Years ago, my friend Jessica told me how less and fewer are often, and incorrectly, used interchangeably. Whether I thank her or curse her for his enlightenment depends on the day. I value knowledge, but people make this mistake so often that once you know the rule governing their use, the incorrect usage will drive you to distraction. It seems to happen all over the web, where anyone with Internet access can style themselves a writer.
Just this morning, I was reading Michael Lavorgna’s article, “The Ayre QX‑5 Twenty: The Digital Hub” on Stereophile. The article opens with this sentence:
Let’s say you want less boxes in your hi-fi but you don’t want to give up the stuff you need and the stuff you like.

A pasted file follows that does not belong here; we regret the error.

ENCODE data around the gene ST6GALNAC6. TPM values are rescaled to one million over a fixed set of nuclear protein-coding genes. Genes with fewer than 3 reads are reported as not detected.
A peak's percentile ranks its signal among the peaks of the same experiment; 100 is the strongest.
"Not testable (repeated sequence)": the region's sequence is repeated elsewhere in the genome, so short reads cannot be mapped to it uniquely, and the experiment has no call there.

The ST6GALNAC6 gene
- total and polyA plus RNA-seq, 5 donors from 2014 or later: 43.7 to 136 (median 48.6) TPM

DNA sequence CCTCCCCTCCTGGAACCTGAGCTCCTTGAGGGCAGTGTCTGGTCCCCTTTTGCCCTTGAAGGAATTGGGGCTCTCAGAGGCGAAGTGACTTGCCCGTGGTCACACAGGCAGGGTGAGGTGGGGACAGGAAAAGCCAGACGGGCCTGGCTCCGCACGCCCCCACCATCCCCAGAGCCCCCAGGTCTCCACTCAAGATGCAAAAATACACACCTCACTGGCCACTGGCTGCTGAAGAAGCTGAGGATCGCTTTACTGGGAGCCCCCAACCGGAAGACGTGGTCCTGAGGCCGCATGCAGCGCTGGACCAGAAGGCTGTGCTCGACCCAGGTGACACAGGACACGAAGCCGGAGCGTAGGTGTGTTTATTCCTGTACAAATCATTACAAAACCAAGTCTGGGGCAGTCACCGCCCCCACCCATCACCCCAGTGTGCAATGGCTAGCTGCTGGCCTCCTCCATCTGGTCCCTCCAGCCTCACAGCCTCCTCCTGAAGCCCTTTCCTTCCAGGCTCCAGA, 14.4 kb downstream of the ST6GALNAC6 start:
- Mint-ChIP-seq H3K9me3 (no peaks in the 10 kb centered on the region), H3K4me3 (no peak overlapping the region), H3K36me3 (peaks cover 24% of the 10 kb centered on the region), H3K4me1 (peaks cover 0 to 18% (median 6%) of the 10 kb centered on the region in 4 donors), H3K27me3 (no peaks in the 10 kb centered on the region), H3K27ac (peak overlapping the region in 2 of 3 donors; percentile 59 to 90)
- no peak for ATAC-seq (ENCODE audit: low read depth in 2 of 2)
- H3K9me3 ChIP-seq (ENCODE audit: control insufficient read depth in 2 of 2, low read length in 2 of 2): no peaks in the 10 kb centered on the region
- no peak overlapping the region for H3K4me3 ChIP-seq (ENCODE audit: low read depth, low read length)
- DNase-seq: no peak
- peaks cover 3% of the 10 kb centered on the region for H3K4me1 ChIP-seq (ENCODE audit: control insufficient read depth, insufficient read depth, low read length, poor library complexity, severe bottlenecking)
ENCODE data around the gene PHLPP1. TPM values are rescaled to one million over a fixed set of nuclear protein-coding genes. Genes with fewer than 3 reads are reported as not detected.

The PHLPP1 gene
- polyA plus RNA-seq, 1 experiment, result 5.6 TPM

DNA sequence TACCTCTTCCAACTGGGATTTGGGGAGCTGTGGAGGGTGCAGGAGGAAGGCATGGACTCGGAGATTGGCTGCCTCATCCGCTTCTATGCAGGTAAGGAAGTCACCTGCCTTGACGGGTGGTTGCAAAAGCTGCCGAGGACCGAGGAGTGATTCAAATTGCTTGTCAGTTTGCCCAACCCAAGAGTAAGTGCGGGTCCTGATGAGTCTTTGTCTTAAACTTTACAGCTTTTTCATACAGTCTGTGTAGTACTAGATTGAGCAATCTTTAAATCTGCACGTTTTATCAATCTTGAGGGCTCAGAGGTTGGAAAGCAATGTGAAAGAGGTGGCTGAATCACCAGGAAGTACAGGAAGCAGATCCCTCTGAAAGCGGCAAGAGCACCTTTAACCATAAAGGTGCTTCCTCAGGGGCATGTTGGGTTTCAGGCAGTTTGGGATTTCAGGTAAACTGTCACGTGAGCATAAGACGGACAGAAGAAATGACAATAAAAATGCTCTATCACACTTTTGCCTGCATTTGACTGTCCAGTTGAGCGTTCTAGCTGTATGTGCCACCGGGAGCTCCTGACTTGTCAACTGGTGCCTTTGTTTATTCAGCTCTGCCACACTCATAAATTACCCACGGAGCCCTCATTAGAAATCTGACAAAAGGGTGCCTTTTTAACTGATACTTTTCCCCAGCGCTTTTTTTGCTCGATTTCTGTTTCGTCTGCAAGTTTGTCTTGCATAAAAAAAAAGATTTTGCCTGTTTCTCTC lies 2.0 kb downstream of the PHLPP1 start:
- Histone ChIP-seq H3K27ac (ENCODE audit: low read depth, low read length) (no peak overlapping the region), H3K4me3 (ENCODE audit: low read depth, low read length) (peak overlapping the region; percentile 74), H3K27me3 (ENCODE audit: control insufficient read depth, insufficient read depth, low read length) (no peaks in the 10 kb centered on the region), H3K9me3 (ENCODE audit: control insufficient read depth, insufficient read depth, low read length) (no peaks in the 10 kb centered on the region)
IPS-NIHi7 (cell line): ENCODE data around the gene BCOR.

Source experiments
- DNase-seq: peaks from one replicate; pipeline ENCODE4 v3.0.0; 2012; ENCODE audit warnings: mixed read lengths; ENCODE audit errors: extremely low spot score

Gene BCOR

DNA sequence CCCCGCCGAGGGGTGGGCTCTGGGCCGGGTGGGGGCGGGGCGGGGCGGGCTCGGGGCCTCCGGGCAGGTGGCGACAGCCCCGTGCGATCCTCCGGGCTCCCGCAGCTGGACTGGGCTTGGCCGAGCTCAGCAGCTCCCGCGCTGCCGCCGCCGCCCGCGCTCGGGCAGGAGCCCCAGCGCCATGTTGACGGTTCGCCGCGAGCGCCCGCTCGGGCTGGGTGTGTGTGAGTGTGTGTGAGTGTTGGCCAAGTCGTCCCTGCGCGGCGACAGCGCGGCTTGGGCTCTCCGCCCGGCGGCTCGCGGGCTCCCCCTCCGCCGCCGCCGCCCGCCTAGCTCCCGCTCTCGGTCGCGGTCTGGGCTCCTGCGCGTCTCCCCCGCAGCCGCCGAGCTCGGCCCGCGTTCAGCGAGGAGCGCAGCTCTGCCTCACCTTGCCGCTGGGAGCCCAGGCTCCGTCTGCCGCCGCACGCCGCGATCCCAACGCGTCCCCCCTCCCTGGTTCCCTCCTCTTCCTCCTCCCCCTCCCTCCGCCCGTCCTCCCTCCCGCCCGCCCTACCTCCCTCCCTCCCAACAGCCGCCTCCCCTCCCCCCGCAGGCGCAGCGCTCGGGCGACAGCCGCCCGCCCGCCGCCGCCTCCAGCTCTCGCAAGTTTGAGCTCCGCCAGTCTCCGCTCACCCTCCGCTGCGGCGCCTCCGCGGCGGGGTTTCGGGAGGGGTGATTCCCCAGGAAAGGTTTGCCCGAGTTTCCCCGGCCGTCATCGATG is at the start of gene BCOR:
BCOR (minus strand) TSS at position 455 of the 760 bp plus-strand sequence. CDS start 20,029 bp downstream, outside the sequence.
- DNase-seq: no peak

Less boxes? No, it’s fewer boxes. I’m guessing they don’t have an editor over there.
The rule is straightforward. If you can count the objects in question, it’s fewer. If not, it’s less. You can certainly count the number of components in your hi-fi so it’s fewer boxes.
With that in mind, it’s fewer boxes, less sand, fewer people, less water, and fewer troubles, for example.
While it is less sand and less water, it would be fewer grains of sand and fewer litres of water. You can’t count sand or water, but you can count units of sand and water, therefore less becomes fewer when you attach units.
So remember, if you can count the objects in question, it’s fewer. If not, it’s less.